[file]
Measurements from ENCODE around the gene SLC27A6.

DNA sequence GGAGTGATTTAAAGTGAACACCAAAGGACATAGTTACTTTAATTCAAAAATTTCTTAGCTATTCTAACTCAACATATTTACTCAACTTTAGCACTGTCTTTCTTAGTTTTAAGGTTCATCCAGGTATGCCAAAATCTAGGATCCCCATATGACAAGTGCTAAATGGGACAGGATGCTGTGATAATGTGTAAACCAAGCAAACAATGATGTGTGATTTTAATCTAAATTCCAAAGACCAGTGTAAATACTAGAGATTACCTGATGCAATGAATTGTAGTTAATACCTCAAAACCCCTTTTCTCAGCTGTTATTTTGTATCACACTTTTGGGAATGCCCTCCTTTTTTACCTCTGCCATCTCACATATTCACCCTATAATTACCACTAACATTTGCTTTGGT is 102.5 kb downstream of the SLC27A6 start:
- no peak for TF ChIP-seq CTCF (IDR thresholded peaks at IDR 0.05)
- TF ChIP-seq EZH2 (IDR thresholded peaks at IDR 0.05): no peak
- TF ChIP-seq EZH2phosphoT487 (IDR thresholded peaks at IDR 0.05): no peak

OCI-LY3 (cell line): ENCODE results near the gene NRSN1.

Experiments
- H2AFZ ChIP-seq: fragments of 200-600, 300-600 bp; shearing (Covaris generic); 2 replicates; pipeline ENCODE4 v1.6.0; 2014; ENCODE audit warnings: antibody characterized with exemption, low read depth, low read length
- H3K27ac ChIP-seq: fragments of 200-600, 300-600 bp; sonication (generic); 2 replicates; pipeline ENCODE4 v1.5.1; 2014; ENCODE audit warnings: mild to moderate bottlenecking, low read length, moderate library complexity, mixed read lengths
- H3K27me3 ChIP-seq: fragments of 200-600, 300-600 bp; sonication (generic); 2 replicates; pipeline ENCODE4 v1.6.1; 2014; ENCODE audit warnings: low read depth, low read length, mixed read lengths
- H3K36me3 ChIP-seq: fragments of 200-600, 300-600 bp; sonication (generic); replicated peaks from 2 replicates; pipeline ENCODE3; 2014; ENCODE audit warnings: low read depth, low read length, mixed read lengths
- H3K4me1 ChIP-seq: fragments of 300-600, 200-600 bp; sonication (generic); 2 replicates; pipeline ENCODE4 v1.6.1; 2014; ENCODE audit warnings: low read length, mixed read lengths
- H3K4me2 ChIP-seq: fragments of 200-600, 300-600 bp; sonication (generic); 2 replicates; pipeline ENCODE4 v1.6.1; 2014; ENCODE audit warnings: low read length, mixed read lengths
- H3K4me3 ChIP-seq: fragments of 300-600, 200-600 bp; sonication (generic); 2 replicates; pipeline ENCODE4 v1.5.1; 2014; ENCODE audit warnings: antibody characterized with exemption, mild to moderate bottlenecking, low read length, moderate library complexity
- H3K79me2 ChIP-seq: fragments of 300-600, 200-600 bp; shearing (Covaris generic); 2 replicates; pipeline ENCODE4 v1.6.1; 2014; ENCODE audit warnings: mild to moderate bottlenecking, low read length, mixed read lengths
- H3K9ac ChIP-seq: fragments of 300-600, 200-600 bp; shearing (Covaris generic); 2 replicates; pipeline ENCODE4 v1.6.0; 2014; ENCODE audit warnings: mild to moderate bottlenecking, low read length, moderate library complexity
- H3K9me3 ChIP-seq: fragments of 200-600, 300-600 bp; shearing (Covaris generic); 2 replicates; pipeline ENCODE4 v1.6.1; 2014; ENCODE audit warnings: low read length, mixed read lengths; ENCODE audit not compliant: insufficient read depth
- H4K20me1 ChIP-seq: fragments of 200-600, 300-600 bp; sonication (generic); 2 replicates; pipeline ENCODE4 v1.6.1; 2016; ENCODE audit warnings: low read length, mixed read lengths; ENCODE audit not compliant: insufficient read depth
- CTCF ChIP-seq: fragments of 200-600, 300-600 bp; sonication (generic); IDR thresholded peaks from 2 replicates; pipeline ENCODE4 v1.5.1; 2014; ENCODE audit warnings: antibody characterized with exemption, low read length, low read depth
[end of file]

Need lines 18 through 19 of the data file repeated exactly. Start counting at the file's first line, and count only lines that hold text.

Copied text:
- H4K20me1 ChIP-seq: fragments of 200-600, 300-600 bp; sonication (generic); 2 replicates; pipeline ENCODE4 v1.6.1; 2016; ENCODE audit warnings: low read length, mixed read lengths; ENCODE audit not compliant: insufficient read depth
- CTCF ChIP-seq: fragments of 200-600, 300-600 bp; sonication (generic); IDR thresholded peaks from 2 replicates; pipeline ENCODE4 v1.5.1; 2014; ENCODE audit warnings: antibody characterized with exemption, low read length, low read depth